2 dead, dozens of homes lost, but ‘it could have been worse’
NEW HAVEN - For the second day in a row, Patricia Dillon sat in the dark yesterday at her residence for the disabled and elderly, worrying how she will keep her insulin cold without electricity.
The diabetic, 52, who had no power because of a failed generator, was among hundreds of thousands of people in Connecticut facing outages potentially lasting days, a week or even longer in the wake of Tropical Storm Irene.
“I’m very tired, stressed out, aggravated, scared,’’ Dillon said, her voice cracking. “I have no power in my wheelchair.’’ Dillon also said her sugar level is “all over the place.’’
The storm, which hit Connecticut Sunday with 60-mile-per-hour winds and drenching rain, destroyed dozens of homes along the shoreline, damaged crops, and was blamed for two deaths in the state. It also knocked out power to more than 750,000 homes and businesses, and utilities said customers should not expect the lights to come back on anytime soon.
Dillon, who lives at the Island View home in Milford, said she was worried her insulin would not work if wasn’t kept cool and she could go into diabetic shock. Yesterday she sent somebody out for ice for her insulin.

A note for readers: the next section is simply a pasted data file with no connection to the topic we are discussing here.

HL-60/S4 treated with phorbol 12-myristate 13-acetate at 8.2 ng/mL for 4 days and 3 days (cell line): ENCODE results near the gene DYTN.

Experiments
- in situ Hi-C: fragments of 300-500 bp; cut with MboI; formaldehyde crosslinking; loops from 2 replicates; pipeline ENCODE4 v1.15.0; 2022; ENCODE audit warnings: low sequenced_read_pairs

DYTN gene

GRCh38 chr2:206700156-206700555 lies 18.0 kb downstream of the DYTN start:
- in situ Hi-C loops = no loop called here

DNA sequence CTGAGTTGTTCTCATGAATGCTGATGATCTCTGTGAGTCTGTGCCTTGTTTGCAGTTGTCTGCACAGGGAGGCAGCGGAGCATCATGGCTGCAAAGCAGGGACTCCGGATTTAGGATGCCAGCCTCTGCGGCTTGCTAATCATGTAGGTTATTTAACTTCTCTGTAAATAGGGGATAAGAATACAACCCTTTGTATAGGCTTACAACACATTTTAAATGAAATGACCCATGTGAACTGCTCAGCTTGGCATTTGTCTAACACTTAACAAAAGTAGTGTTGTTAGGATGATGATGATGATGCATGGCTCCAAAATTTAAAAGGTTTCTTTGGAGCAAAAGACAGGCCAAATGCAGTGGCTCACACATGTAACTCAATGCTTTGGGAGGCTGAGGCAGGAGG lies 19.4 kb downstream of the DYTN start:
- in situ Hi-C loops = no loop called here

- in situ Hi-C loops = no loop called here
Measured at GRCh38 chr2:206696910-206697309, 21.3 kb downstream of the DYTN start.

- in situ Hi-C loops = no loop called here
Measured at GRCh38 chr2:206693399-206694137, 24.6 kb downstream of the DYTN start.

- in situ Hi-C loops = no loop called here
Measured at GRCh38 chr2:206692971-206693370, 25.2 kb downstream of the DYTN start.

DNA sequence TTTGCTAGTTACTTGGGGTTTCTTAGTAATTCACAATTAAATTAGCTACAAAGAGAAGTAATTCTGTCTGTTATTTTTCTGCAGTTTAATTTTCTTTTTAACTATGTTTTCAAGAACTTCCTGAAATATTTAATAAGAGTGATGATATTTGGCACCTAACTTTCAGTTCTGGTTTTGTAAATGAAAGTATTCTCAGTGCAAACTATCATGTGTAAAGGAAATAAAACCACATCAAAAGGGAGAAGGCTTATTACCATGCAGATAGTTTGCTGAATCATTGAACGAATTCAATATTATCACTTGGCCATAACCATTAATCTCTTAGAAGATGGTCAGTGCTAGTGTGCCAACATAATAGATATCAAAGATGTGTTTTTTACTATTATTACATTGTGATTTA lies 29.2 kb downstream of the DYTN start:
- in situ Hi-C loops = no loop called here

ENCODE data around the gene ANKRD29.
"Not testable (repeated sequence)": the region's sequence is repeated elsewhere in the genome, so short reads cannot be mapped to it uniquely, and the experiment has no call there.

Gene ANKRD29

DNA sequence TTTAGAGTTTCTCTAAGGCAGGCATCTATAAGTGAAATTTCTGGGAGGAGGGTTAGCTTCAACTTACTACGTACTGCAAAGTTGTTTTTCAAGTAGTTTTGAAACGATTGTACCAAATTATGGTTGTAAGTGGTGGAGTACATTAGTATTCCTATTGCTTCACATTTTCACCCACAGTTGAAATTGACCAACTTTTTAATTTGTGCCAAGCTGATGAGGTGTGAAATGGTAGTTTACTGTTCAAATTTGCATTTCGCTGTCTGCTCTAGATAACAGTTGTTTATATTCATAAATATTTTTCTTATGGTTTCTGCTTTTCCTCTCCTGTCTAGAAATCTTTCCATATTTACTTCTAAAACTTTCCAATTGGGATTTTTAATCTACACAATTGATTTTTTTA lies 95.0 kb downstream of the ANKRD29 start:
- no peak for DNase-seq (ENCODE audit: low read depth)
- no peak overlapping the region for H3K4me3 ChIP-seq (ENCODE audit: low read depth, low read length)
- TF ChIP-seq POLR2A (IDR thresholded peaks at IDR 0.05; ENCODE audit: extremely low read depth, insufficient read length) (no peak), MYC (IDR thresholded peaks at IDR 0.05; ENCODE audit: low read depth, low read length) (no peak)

Anthony Vasiliou, executive director of the Milford Redevelopment and Housing Partnership, a nonprofit that runs the 110-unit apartment building, said he was working with a contractor and the city’s emergency operations center to have power restored as quickly as possible. He said he had sent somebody to get a part in Hartford to fix the generator and had called the Red Cross to help the residents.
Crews from as far away as Colorado were coming to Connecticut yesterday to help with power restoration efforts.
Connecticut Light & Power reported just over 572,000 outages by yesterday afternoon. The smaller United Illuminating Co. had 102,000 outages in its coverage area, which includes New Haven and Bridgeport.
On a helicopter tour of the state, Governor Dannel P. Malloy saw ruined homes along the shoreline and flooded fields along Connecticut’s rivers. At a news briefing, he said he was struck most by the damage in Simsbury and other areas along the Farmington River, where he saw many farm buildings swamped with water. “Clearly this could have been worse, but it was pretty bad out there,’’ Malloy said.